they affect stylesheets.
  emilio: Doing so has pretty bad perf implications, it dedups shared/
          cached stylesheets.
  emilio: So not sure it's worth rejiggering to "fix" this case
  emilio: If you wrapped the decl in a *different* rule, it would also
          not be changed by setProperty()
  kbabbitt: To be clear, in my example the decl isn't in the @media
  emilio: Right, just saying that it's in an @nest, and if it were any
          other rule it wouldn't be surprising
  kbabbitt: Just concerned that adding an @media in the middle of a
            rule causes the behavior to change
  matthieud: In the issue we discussed using cssstyledeclaration, and
             that would avoid the issue
  emilio: That wouldn't fix this, you'd need the exact same logic to
          find the "correct" cssstyledeclaration to mutate

  lea: What if we have the property there but it's not enumerable
  lea: Like a property that gives you all the decls, and a
       non-enumerable getter that gives you non-interleaved properties
  lea: So normally you'd get the first set, but if you want to read a
       specific property you'd just all of them from @nests
  emilio: What if you have multiple?
  emilio: I agree that this setProperty() breakage is somewhat
          surprising/unfortunate. I don't see a great way of
          avoiding it.
  lea: I think we could design it to minimize the surprise
  lea: but we can't do this during the call
  lea: reading properties should work, and there's an unambiguous value
       for each property, reading them should give you correct
  emilio: I don't think it's worth complicating the OM substantially.
          The implicit rule is already magic, I don't want more.
  emilio: This is pretty fundamental to what we're discussing. If we
          want the latter rules to act like rules...
  lea: +1 for the proposed solution in general. Even though I do feel
       pretty strongly about the serialization issue, I think it's far
       better than the current situation _regardless_ of how
       serialization ends up working, so I think we should try to
       implement it asap before the current behavior starts being
       depended on. Far easier to change the serialization than how
       interleaved rules and declarations behave.
  <lea> To summarize the serialization issue, these rules are added
        magically to author code, so I think when serialized they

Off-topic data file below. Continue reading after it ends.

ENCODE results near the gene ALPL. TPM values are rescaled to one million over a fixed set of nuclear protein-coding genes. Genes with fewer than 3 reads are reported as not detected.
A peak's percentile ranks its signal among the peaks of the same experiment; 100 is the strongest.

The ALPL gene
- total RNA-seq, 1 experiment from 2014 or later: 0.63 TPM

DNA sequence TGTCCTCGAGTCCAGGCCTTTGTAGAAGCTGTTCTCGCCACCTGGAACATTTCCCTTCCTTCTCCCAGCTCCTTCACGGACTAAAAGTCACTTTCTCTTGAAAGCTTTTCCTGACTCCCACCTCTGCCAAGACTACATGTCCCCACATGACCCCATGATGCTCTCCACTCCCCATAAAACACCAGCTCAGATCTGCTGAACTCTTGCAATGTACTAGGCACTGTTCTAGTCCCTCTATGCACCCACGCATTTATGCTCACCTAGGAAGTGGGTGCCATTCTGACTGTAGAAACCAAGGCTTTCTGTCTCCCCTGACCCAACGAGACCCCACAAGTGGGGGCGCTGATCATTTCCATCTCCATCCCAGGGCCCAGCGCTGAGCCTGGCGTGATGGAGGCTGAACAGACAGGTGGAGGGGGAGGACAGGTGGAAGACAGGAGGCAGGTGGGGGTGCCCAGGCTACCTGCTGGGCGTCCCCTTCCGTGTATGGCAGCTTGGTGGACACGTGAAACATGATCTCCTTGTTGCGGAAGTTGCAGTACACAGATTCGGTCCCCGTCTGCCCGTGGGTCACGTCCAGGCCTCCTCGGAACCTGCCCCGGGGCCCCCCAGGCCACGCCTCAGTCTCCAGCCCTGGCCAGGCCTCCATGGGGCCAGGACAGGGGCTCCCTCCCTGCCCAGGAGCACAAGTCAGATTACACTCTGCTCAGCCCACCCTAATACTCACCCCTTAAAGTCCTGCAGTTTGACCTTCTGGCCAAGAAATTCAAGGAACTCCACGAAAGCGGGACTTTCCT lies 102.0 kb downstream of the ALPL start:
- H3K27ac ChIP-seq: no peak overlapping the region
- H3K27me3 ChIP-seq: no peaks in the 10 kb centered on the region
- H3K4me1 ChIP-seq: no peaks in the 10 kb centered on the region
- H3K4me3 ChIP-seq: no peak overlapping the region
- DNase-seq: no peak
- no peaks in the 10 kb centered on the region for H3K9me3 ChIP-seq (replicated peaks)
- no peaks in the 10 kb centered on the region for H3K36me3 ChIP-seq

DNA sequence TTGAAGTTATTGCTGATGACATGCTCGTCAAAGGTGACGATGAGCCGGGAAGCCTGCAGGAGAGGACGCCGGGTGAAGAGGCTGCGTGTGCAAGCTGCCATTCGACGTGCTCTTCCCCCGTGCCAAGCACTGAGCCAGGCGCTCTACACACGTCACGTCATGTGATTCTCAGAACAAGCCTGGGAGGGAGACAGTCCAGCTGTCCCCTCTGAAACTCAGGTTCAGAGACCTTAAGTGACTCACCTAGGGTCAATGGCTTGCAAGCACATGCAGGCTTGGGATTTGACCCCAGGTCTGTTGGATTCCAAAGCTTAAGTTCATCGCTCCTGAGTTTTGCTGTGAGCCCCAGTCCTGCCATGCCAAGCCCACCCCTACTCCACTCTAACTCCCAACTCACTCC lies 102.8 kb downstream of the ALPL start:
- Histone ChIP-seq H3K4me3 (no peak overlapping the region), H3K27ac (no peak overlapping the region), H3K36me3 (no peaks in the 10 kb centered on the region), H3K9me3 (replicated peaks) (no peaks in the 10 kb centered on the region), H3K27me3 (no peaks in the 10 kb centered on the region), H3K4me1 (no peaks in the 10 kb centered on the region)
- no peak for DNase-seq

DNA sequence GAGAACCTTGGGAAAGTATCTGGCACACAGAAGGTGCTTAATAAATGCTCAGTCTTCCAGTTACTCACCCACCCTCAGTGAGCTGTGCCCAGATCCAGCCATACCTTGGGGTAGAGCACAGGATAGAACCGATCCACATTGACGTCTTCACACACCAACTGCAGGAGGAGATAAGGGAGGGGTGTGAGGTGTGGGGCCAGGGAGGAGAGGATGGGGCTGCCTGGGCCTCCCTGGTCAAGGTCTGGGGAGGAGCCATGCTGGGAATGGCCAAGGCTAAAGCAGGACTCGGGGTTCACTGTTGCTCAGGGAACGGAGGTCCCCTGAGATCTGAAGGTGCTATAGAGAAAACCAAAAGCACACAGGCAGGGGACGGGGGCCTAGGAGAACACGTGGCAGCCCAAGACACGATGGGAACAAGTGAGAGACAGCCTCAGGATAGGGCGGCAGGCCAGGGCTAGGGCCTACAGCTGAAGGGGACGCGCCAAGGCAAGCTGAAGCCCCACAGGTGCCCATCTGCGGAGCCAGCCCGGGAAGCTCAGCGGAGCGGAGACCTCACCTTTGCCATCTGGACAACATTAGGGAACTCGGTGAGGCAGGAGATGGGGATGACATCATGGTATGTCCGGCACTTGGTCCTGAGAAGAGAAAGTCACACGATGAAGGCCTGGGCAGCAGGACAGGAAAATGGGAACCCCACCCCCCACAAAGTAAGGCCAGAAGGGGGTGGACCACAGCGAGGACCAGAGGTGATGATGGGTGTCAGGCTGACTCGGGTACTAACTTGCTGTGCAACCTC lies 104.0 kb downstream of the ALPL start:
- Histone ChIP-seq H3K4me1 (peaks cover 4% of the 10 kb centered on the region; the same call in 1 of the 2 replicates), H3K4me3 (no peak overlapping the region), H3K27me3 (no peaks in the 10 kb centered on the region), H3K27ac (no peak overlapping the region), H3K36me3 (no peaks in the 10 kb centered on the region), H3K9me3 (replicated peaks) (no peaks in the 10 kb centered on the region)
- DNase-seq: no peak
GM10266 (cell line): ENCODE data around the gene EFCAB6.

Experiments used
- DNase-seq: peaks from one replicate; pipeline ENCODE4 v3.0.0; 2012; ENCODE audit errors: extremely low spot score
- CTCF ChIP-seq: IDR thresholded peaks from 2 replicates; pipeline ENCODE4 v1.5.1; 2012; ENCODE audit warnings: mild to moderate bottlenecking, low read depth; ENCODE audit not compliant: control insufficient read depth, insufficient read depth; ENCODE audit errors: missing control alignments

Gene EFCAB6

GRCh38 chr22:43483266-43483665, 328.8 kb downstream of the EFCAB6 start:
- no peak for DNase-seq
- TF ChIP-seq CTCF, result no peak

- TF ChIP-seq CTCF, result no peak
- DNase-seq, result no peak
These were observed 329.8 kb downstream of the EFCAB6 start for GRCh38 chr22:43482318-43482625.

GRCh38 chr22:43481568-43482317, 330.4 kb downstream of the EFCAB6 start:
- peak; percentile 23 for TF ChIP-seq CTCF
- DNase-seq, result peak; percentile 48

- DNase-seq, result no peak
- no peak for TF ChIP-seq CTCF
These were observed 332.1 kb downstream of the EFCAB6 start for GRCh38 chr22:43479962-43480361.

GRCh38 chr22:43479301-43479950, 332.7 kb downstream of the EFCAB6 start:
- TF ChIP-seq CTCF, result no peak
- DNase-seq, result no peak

should also be removed magically, so that author code can
        roundtrip better. This would mean somewhat surprising behavior
        in the extremely rare cases where authors actually wrote an
        @nest rule, but far less surprising in the huge majority of
        cases where authors did not actually write it.
  <lea> But perhaps more fundamental to the design of this feature, if
        authors have no reason to write it, should they even be able
        to? If not, that entirely solves the serialization issue, since
        we never need to handle it and it becomes a CSS OM detail
        rather than an actual CSS syntax feature.
  <lea> We may also want to consider adding a new CSS OM property to
        get *all* declarations, including the interleaved ones.
  emilio: You'd still need to come up with something to return from
          CSSNestRule.cssText or what not
  emilio: I think I'd rather avoid trying to hide the fact that we
          implicitly add this rule
  emilio: otherwise this kind of complexity proliferates and causes
          tons of edge cases everywhere that are bad for both authors
          end browser developers

  <dbaron> Is the behavior either with or without this change bad
           enough that CSS style guides will generally say not to use
           the interleaving feature (i.e., say to put all the
           declarations first)?
  <lea> dbaron, I don't think so, especially if we design the CSS OM so
        that it works in the largest possible set of cases

  matthieud: In general I don't think we need @nest
  matthieud: because we don't want authors to actually use it
  matthieud: it's just an implementation detail
  matthieud: all these serialization questions would go away if we
             didn't put it on the spec
  matthieud: One solution would be to be able to use multiple
  matthieud: I think modifying CSSOM is a better solution
  matthieud: Adding a new at-rule that we don't want authors to be
             using is a good solution
  matthieud: I think it's pretty fundamental to this approach
  matthieud: I think the question is do we add a new at-rule or not
  matthieud: the setProperty issue is less of an issue
  emilio: Multiple CSSStyleDeclarations don't fix any of the weirdness
          that @nest introduces
  emilio: I think the at-rule is the most obvious path forward to fix
  emilio: I think it's weird but it's the most obvious weirdness that
          we don't have to propagate to everywhere else